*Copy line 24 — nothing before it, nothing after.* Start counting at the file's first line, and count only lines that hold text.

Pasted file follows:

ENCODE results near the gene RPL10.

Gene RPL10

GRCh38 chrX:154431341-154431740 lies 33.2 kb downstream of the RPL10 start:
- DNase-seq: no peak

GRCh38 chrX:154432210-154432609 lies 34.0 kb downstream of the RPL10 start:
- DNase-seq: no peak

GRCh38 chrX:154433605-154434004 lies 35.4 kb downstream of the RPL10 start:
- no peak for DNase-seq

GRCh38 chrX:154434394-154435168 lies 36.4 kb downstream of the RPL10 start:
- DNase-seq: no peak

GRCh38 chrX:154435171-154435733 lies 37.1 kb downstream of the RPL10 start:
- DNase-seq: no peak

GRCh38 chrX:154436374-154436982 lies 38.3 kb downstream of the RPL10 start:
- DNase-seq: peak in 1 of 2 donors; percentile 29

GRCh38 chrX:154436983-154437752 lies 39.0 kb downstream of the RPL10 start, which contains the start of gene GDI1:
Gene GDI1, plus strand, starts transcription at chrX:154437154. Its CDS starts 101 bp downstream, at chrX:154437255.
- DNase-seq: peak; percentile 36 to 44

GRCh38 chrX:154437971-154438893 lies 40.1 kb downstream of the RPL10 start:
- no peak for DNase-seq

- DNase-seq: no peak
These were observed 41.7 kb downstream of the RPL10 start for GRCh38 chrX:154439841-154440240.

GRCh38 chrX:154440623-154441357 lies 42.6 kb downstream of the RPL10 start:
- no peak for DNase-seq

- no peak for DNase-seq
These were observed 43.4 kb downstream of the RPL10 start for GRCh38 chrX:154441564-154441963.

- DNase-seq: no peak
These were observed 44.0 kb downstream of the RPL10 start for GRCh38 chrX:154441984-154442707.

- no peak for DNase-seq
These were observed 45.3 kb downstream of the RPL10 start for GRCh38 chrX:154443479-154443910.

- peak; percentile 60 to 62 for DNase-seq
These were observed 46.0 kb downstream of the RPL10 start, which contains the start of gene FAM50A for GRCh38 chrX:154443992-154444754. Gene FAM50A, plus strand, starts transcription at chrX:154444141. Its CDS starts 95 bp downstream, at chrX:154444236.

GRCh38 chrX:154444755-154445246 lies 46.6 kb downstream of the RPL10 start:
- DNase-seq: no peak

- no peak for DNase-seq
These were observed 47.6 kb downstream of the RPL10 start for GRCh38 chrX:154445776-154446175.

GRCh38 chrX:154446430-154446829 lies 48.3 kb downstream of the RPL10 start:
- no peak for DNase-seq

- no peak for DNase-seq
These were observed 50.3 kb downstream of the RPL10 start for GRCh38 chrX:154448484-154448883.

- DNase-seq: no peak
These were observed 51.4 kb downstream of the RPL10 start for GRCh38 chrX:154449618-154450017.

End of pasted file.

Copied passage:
- no peak for DNase-seq